This past week has seen me on the other end of the writing game. Usually, I’m one of those sending out short stories, anxiously awaiting to hear from an editor or contest judge about how I’ve done. This week was my turn to play judge. More than that, I was the only “real writer” — not my words, but the words of some of my judges — to read the entries. In its own way, judging these stories was as difficult as waiting to hear how one of my stories has done.
To start, I have to say I’m thrilled with the response we had this year. Ours is a little library, one of a number located between Dallas and Fort Worth. So we never expect to have a lot of entries. This year, however, we quadrupled the number of entries over last year. That’s a big feather in the cap of everyone who helped organize the contest.
But, with the increased number of entries came the increased need to apply the rules of the contest across the board. Hence the title — and most particularly the subtitle — of this post. You can follow your muse down the yellow brick road, but you have to follow the rules as well. Don’t count on the beauty of your prose to blind the judges to the fact your entry is too long — or too short, your margins don’t meet the requirement or — and this is a very BIG one — you submitted it in font so tiny the judges need a magnifying glass to read it.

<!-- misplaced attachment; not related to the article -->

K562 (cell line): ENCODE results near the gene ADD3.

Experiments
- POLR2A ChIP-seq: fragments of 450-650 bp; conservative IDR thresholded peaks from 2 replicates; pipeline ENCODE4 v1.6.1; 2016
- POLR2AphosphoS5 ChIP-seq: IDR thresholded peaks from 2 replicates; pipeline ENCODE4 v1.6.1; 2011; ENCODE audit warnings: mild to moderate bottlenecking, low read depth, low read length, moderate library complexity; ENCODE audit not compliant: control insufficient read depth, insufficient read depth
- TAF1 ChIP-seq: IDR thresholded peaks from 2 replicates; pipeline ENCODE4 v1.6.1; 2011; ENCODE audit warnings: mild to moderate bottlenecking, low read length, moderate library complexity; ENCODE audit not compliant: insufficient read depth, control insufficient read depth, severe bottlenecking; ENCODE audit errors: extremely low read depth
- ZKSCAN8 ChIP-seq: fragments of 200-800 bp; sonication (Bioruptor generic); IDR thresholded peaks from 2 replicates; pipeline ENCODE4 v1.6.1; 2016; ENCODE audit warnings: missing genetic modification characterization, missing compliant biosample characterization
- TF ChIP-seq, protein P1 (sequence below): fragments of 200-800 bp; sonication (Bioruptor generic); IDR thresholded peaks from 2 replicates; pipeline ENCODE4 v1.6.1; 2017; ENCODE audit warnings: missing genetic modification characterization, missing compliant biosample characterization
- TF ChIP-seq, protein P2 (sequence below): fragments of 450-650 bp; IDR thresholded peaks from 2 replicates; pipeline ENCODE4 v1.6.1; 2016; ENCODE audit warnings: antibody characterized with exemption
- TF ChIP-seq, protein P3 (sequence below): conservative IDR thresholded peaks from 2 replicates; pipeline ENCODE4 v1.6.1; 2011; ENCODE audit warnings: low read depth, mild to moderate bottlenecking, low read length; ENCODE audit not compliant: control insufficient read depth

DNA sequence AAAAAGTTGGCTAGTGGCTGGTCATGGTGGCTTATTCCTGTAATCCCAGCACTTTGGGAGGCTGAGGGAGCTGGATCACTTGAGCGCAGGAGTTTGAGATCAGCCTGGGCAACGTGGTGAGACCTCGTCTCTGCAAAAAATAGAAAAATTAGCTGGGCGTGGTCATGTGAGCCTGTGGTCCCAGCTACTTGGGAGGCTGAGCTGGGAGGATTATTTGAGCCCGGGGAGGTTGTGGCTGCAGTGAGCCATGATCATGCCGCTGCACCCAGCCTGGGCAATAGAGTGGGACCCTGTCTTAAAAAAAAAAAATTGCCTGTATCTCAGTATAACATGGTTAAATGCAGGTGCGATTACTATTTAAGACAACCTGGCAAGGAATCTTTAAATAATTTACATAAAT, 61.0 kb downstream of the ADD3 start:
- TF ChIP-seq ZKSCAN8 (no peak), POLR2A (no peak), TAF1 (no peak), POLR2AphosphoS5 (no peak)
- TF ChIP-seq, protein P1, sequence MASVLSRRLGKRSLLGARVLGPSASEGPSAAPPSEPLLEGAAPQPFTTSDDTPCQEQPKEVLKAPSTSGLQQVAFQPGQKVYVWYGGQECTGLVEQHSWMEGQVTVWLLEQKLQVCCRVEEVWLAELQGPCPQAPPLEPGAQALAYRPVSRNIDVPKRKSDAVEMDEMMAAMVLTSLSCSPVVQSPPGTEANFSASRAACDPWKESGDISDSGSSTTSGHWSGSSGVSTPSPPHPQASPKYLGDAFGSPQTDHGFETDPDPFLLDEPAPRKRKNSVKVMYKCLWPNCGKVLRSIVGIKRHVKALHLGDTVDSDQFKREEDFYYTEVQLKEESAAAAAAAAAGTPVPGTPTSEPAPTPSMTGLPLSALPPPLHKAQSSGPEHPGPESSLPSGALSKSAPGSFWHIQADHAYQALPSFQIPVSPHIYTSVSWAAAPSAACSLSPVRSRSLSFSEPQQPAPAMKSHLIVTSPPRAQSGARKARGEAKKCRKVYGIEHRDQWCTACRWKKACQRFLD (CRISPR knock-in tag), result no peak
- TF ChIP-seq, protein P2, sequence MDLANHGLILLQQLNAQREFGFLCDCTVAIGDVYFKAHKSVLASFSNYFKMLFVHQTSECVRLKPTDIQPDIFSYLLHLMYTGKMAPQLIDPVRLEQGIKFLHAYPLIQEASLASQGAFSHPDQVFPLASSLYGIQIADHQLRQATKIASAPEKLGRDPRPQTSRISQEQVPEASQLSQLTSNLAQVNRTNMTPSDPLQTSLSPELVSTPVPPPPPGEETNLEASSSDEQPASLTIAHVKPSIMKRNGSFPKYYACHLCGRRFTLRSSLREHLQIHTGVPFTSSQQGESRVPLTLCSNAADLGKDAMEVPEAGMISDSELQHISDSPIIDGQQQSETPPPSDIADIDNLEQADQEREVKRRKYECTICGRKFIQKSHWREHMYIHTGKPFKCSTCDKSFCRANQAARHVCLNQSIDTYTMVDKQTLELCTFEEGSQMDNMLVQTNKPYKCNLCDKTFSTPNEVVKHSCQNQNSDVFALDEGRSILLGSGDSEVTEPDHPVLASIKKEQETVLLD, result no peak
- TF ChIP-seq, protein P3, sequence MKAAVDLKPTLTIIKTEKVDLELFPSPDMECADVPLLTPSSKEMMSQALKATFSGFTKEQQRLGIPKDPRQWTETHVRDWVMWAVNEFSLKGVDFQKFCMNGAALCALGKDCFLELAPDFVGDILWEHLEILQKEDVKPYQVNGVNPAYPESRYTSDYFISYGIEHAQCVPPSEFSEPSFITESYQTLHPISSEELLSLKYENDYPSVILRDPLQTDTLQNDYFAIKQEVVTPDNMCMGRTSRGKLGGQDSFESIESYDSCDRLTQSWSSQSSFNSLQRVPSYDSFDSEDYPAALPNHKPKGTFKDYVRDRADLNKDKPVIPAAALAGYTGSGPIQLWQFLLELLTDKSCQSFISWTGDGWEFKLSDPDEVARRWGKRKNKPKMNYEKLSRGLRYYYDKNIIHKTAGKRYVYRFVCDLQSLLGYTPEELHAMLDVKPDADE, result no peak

I guess my point is that I hadn’t realized just how badly I wanted some of the writers who submitted to follow our very simple rules. We had some good stories that simply could not be passed into the final round of judging because they had failed to read the guidelines. Even worse, there were several stories where it really seemed like the authors didn’t include all their pages. In the middle of a scene, the story just stopped. Never again am I going to assume I know the guidelines or that I’ve included everything I’m supposed to. It’s a checklist for me from now on.
So, for those of you who have submitted to contests before — or to editors or agents — what is the strangest thing you’ve seen in their guidelines? Conversely, what piece of advice would you have for those who are trying to successfully submit their short stories to either a contest or an editor?
**(Image is, of course, from The Wizard of Oz.)